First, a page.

There were many soccer observers, here, there and everywhere who would have loved to have seen an LA-NY and Landon Donovan-Thierry Henry confrontation in the MLS Cup. It has never been done, although the Galaxy has done its job reaching the championship game on eight occasions, while the Red Bulls/MetroStars have gotten to MLS' Promised Land but once -- on its 2008 Cinderella run.


Donovan announced that 2014 would be his final season on Aug. 7.


Henry? He kept his decision close to his vest because he didn't want it to be a distraction.


“I didn't want to put the focus on me when we're trying to make the playoffs," he said Tuesday.


“I still don't know about retirement but I knew, yeah, here, it was going to be the last," he said Tuesday. "But I didn't want to talk about it for the reasons I mentioned before. It is emotional, I won't see those guys anymore. I won't scream at those guys anymore. I'm sure they won't miss that. But like I said to you so many times, it was for the good of the team.


"When you see me getting upset, happy or whatever, it was for the good of the team. Because at the end of the day, you're here to win something, not to like each other. We all became friends, don't get me wrong. But when you're on the field, it's a thing that you need to do and you need to try to do whatever you can to do that."


While Henry might have been the soul of the Red Bulls in the past 4 1/2 years, his heart has always been in Arsenal. He enjoyed his greatest days as a player there, scoring 228 goals and having a statue erected outside of Emirates Stadium. Now, how many players can boast that, especially when they are living?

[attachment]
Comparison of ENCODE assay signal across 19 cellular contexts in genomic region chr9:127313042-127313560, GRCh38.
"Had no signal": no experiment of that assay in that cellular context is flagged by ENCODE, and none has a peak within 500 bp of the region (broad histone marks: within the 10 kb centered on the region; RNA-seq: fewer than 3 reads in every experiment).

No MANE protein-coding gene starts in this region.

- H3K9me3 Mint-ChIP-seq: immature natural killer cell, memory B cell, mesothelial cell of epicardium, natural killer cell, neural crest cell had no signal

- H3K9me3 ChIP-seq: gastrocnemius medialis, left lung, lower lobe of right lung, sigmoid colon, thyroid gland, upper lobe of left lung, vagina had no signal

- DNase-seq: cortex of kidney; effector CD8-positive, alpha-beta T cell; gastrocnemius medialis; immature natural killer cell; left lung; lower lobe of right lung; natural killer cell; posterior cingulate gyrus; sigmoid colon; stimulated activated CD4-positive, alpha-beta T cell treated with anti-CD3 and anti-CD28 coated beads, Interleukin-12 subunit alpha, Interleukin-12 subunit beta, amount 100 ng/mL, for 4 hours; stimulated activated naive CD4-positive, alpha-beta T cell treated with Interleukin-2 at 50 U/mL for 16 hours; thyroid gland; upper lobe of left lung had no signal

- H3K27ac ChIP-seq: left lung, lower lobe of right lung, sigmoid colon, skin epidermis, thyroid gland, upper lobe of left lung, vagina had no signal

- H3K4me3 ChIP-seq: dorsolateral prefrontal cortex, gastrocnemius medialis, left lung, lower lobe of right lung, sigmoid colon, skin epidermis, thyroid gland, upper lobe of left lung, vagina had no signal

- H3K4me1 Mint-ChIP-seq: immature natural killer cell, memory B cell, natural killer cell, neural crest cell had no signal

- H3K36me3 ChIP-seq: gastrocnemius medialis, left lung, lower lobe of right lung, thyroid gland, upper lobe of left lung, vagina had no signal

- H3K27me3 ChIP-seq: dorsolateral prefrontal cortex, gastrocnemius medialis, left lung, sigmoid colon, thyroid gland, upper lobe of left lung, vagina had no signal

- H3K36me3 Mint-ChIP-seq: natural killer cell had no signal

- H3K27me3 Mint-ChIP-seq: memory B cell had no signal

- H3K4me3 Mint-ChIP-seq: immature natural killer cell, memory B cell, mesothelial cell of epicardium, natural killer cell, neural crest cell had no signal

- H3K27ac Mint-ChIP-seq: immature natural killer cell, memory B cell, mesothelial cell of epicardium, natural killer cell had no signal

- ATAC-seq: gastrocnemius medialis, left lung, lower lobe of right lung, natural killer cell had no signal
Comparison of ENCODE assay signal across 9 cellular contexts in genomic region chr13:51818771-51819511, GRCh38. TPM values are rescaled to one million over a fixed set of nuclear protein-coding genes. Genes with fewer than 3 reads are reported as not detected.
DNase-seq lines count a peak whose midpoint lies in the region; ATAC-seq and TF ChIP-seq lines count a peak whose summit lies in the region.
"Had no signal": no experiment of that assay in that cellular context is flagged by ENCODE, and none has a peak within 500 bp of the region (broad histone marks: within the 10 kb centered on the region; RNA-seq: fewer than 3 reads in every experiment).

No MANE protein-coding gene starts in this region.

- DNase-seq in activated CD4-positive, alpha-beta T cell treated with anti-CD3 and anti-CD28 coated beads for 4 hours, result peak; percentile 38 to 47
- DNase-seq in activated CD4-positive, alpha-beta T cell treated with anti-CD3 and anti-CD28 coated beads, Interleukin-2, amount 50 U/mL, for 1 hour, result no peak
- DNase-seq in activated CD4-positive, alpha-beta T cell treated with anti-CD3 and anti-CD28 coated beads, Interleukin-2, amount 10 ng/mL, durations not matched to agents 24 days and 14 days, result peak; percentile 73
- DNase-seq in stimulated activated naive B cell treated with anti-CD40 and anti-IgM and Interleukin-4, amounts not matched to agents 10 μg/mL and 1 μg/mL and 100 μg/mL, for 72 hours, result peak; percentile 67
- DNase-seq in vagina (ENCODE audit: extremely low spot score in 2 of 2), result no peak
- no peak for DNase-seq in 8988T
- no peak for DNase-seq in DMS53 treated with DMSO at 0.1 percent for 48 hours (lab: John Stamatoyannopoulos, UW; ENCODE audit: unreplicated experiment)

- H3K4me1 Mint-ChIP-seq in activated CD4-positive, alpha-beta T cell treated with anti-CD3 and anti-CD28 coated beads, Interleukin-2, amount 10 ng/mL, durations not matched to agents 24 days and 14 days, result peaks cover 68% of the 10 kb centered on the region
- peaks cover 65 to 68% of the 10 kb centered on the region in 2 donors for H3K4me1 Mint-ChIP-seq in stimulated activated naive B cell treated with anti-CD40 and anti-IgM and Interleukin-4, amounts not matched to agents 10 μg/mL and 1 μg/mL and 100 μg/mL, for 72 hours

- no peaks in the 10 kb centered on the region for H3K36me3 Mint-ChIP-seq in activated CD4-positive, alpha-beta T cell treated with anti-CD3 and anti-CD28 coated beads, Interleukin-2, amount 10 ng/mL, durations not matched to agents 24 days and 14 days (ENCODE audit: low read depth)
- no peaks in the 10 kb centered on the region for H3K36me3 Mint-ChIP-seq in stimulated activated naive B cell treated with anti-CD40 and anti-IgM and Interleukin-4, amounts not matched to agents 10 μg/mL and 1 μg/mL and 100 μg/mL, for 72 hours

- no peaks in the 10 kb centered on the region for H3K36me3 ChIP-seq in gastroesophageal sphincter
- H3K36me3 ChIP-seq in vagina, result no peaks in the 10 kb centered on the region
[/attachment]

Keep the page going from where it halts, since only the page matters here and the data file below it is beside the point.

Henry said that he hasn't made up his mind whether he will continue playing.


He probably could have played another in MLS.


The gut feeling here is that he will play again -- for at least one game or even the next year.


I could see him returning to Arsenal, start a game and then be subbed to a standing ovation from the Emirates fans in what is soccer's version of a curtain call.


Or I can see him take it one step further -- returning to the Gunners when the winter transfer window opens in January and become a super sub for the English Premier League side.


And then retire as an Arsenal player.


Either scenario is not that far-fetched. There are other forces at work as well. Henry has a daughter who lives in London and he misses her.


So, a London return certainly is not out of the question.


“That’s the wish, Christmas is arriving soon, so it’s a wish," he said. It's not something that’s going to happen like this, but it is a wish,” Henry said. “Everybody knows how much I love the club, my feeling about it. But it's is a wish right now.


The Red Bulls wish that Henry would return for another season and help them secure that elusive MLS Cup championship, an accomplishment that would boost his legacy to the team and the league.